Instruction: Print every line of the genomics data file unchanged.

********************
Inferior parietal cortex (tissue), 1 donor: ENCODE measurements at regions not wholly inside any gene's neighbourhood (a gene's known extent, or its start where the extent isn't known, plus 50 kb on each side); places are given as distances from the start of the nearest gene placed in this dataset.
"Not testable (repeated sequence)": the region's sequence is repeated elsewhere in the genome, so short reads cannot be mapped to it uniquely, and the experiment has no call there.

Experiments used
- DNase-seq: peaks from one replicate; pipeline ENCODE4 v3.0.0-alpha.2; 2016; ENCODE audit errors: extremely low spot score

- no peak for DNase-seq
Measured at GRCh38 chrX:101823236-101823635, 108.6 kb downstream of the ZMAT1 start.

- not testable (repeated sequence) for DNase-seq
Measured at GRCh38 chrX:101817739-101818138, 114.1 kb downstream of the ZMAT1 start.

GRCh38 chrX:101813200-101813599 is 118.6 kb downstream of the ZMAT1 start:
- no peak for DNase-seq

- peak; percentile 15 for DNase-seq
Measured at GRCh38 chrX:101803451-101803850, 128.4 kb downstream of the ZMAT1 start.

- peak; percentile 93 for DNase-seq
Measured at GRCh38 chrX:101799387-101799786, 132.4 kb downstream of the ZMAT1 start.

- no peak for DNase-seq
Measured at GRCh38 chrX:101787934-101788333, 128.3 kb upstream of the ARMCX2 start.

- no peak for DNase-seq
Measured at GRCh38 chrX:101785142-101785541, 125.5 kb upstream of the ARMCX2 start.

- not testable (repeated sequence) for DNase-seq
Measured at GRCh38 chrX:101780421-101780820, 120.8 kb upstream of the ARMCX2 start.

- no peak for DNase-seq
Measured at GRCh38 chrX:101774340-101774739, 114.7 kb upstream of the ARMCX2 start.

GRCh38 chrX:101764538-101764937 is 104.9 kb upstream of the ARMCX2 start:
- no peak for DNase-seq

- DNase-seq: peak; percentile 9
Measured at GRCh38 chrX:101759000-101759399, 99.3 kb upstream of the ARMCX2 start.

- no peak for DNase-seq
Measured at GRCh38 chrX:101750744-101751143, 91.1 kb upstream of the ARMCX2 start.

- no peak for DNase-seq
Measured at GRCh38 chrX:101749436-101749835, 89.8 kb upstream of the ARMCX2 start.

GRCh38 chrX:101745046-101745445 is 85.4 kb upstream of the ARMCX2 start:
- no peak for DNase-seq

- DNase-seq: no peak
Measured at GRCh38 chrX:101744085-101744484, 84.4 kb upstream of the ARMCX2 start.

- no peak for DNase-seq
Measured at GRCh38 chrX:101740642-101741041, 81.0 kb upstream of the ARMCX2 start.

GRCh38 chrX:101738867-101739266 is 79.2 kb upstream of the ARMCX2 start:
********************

Inferior parietal cortex (tissue), 1 donor: ENCODE measurements at regions not wholly inside any gene's neighbourhood (a gene's known extent, or its start where the extent isn't known, plus 50 kb on each side); places are given as distances from the start of the nearest gene placed in this dataset.
"Not testable (repeated sequence)": the region's sequence is repeated elsewhere in the genome, so short reads cannot be mapped to it uniquely, and the experiment has no call there.

Experiments used
- DNase-seq: peaks from one replicate; pipeline ENCODE4 v3.0.0-alpha.2; 2016; ENCODE audit errors: extremely low spot score

- no peak for DNase-seq
Measured at GRCh38 chrX:101823236-101823635, 108.6 kb downstream of the ZMAT1 start.

- not testable (repeated sequence) for DNase-seq
Measured at GRCh38 chrX:101817739-101818138, 114.1 kb downstream of the ZMAT1 start.

GRCh38 chrX:101813200-101813599 is 118.6 kb downstream of the ZMAT1 start:
- no peak for DNase-seq

- peak; percentile 15 for DNase-seq
Measured at GRCh38 chrX:101803451-101803850, 128.4 kb downstream of the ZMAT1 start.

- peak; percentile 93 for DNase-seq
Measured at GRCh38 chrX:101799387-101799786, 132.4 kb downstream of the ZMAT1 start.

- no peak for DNase-seq
Measured at GRCh38 chrX:101787934-101788333, 128.3 kb upstream of the ARMCX2 start.

- no peak for DNase-seq
Measured at GRCh38 chrX:101785142-101785541, 125.5 kb upstream of the ARMCX2 start.

- not testable (repeated sequence) for DNase-seq
Measured at GRCh38 chrX:101780421-101780820, 120.8 kb upstream of the ARMCX2 start.

- no peak for DNase-seq
Measured at GRCh38 chrX:101774340-101774739, 114.7 kb upstream of the ARMCX2 start.

GRCh38 chrX:101764538-101764937 is 104.9 kb upstream of the ARMCX2 start:
- no peak for DNase-seq

- DNase-seq: peak; percentile 9
Measured at GRCh38 chrX:101759000-101759399, 99.3 kb upstream of the ARMCX2 start.

- no peak for DNase-seq
Measured at GRCh38 chrX:101750744-101751143, 91.1 kb upstream of the ARMCX2 start.

- no peak for DNase-seq
Measured at GRCh38 chrX:101749436-101749835, 89.8 kb upstream of the ARMCX2 start.

GRCh38 chrX:101745046-101745445 is 85.4 kb upstream of the ARMCX2 start:
- no peak for DNase-seq

- DNase-seq: no peak
Measured at GRCh38 chrX:101744085-101744484, 84.4 kb upstream of the ARMCX2 start.

- no peak for DNase-seq
Measured at GRCh38 chrX:101740642-101741041, 81.0 kb upstream of the ARMCX2 start.

GRCh38 chrX:101738867-101739266 is 79.2 kb upstream of the ARMCX2 start: